- Are available in a good range of styles and materials to complete your kitchen design with
Undermount kitchen sink disadvantages – Undermount sinks:
- Have the potential issues discussed above with the negative and positive reveal
- Are slightly deeper, so reaching to the bottom of the sink takes more effort
- Must be correctly installed and sealed to prevent leaks
- Are slightly more expensive than topmount sinks
- Cost more to install because the sink requires more support without a rim resting on the counter
- Cause higher faucet installation prices because the faucet and accessories must be installed though the countertop or the wall
Undermount Kitchen Sink Style
These sleek sinks offer a minimalist feel, and they work best in European, contemporary and modern designs. You’ll find attractive undermount sinks with one, two or three bowls to fit the way you intend to use the sink.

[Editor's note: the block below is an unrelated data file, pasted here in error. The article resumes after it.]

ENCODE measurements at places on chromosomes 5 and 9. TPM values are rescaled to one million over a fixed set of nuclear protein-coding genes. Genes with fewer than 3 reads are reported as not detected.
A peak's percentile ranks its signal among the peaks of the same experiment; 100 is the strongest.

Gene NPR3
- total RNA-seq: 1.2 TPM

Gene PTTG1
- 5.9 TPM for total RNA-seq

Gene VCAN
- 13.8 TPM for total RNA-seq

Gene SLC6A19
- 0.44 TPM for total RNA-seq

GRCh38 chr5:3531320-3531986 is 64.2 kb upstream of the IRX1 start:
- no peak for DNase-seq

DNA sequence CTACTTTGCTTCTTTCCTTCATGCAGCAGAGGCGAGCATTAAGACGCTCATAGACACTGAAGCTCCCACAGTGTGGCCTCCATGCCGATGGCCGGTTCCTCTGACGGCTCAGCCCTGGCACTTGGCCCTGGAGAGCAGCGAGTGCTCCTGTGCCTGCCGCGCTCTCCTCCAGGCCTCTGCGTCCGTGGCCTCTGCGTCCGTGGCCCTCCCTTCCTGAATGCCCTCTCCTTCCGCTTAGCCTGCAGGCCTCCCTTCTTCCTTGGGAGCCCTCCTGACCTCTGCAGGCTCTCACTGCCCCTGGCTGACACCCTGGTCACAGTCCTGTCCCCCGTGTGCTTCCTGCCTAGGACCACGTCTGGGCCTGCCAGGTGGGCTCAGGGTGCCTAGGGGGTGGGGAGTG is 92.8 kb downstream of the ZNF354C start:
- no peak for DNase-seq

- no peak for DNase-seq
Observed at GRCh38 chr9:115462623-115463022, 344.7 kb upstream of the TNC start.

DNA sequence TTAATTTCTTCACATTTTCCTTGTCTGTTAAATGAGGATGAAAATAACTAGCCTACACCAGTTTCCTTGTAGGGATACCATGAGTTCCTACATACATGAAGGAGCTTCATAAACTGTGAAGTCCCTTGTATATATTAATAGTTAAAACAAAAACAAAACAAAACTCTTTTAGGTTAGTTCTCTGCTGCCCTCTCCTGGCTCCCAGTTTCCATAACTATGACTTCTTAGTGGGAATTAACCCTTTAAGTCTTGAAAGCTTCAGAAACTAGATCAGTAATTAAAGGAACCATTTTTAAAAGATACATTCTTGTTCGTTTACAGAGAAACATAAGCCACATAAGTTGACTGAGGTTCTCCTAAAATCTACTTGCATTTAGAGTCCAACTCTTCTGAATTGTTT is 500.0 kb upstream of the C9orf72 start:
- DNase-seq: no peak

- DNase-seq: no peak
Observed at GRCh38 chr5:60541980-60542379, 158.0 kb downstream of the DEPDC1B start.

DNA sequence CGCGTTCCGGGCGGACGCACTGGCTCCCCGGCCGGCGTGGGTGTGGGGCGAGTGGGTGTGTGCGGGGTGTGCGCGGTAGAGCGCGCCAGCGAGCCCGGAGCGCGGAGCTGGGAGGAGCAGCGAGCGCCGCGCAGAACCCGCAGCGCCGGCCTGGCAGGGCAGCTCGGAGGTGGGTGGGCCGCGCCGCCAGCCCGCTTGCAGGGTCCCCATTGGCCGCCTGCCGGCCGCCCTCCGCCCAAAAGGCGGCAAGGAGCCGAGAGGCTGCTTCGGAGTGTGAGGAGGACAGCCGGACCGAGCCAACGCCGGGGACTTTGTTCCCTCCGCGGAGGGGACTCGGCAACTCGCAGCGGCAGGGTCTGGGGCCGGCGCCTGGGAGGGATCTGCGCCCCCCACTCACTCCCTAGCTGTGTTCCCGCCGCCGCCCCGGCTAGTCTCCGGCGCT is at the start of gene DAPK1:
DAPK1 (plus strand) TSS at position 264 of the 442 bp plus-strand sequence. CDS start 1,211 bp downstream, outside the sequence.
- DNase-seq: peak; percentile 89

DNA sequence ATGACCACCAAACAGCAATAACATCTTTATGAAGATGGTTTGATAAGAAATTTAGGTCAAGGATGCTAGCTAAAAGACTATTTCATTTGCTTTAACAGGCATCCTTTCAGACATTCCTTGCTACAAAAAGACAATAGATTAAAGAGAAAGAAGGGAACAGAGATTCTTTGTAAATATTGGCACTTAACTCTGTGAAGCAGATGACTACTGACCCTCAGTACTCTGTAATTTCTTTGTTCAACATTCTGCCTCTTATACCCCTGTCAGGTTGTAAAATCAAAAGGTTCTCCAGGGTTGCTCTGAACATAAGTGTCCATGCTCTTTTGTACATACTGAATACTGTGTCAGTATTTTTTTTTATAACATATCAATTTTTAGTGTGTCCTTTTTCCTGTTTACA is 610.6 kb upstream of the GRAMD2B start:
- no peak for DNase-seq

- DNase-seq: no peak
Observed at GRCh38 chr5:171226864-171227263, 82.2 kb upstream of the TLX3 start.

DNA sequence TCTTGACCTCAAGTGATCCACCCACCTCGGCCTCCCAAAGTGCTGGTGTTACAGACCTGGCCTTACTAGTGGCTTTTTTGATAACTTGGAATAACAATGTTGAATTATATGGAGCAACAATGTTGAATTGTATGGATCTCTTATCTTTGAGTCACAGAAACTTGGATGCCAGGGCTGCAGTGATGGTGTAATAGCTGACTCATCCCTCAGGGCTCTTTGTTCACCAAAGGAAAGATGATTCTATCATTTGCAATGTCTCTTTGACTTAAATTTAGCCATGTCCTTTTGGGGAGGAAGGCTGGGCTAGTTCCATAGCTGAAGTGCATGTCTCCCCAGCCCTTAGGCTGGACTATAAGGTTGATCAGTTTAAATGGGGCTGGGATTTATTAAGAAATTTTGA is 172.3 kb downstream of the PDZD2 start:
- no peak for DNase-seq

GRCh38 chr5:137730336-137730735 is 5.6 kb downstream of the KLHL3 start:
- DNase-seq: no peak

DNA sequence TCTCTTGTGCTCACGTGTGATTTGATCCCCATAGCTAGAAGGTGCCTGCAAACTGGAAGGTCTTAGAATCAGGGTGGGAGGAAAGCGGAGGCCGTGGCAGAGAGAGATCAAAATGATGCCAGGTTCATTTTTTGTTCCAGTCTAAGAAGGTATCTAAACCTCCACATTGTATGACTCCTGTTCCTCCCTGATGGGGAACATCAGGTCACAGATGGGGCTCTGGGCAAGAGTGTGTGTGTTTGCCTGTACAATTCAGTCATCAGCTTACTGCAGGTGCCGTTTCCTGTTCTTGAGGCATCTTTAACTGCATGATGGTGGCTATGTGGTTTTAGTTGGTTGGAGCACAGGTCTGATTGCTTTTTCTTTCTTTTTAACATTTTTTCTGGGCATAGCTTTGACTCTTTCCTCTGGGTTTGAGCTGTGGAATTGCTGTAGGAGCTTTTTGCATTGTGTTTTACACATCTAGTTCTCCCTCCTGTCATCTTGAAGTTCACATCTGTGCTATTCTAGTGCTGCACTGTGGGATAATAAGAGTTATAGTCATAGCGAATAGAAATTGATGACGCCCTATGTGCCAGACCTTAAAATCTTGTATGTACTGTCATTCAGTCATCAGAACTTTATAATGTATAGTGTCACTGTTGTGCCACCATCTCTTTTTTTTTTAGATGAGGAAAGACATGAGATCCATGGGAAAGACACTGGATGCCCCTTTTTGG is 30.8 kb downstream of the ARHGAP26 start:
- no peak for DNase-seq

Undermount Kitchen Sink Prices
This is an overview of sink prices for undermount models. For a comprehensive report of current prices broken down by your material options, see our Undermount Kitchen Sink Price Guide.
- Starting price of an undermount kitchen sink: About $100
- Price range for most undermount kitchen sinks: $350-$800
- High-end undermount kitchen sinks: $3,500-$6,000
Exactly how much you pay for your undermount sink will be determined by its size, material and style.
Is an Undermount Sink Right for your Kitchen?
After researching sink styles and the pros & cons, does an undermount sink fit what you’ve envisioned for your kitchen? If so, start shopping for specific models you think will work, and view them alongside, even if just in pictures, the countertops and cabinets you’ve selected. This will help you make the final decision of whether or not to choose an undermount sink.